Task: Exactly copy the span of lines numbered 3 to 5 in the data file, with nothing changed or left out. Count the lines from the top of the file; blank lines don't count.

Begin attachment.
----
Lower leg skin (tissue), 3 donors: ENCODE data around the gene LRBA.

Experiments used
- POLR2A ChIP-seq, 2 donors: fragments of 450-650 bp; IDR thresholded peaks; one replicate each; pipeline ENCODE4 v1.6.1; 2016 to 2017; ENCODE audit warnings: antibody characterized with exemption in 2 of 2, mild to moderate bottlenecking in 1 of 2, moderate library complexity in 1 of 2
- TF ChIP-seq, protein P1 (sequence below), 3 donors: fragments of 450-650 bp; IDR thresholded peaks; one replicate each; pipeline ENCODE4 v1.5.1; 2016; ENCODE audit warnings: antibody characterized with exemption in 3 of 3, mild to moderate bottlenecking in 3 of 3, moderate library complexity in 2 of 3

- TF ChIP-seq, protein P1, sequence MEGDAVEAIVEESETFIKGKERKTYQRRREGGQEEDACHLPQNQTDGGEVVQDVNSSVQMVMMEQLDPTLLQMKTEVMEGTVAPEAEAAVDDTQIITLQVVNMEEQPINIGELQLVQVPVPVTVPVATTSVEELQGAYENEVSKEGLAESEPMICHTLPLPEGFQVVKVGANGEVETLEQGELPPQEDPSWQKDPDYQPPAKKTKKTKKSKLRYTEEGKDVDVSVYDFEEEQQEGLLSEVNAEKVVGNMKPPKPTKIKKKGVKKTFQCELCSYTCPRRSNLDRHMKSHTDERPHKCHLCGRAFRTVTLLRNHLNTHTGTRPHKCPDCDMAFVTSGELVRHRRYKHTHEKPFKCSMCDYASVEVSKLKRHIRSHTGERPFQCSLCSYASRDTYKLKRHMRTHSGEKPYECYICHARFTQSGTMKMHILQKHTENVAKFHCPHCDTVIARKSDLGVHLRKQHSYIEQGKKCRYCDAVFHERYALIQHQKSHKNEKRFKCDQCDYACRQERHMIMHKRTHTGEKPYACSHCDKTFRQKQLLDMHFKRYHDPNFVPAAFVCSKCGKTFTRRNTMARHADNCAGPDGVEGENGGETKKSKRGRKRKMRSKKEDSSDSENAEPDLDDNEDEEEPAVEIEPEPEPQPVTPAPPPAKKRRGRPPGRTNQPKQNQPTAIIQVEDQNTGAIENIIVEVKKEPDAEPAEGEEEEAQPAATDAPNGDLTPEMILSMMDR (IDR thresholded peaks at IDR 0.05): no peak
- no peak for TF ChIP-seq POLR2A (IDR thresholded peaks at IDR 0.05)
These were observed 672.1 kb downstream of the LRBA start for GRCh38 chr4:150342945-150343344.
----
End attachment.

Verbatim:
- POLR2A ChIP-seq, 2 donors: fragments of 450-650 bp; IDR thresholded peaks; one replicate each; pipeline ENCODE4 v1.6.1; 2016 to 2017; ENCODE audit warnings: antibody characterized with exemption in 2 of 2, mild to moderate bottlenecking in 1 of 2, moderate library complexity in 1 of 2
- TF ChIP-seq, protein P1 (sequence below), 3 donors: fragments of 450-650 bp; IDR thresholded peaks; one replicate each; pipeline ENCODE4 v1.5.1; 2016; ENCODE audit warnings: antibody characterized with exemption in 3 of 3, mild to moderate bottlenecking in 3 of 3, moderate library complexity in 2 of 3

- TF ChIP-seq, protein P1, sequence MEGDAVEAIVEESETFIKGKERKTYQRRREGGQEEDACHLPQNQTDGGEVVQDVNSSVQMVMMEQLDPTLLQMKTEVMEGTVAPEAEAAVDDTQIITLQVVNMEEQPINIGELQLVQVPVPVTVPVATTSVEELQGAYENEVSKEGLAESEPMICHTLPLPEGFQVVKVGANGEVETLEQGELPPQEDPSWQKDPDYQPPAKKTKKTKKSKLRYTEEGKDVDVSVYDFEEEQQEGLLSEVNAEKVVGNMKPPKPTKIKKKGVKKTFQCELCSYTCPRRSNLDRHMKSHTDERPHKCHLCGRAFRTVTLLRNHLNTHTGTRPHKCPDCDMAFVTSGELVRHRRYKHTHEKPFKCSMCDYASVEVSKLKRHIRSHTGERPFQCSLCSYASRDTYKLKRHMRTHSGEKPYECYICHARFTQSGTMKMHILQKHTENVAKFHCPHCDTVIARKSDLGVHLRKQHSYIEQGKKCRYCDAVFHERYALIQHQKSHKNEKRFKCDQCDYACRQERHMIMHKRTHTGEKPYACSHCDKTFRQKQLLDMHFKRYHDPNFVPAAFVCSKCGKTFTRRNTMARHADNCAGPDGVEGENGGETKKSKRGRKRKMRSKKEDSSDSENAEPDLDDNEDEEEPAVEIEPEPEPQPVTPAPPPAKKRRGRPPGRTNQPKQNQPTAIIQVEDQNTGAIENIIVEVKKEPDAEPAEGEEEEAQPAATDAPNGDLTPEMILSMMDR (IDR thresholded peaks at IDR 0.05): no peak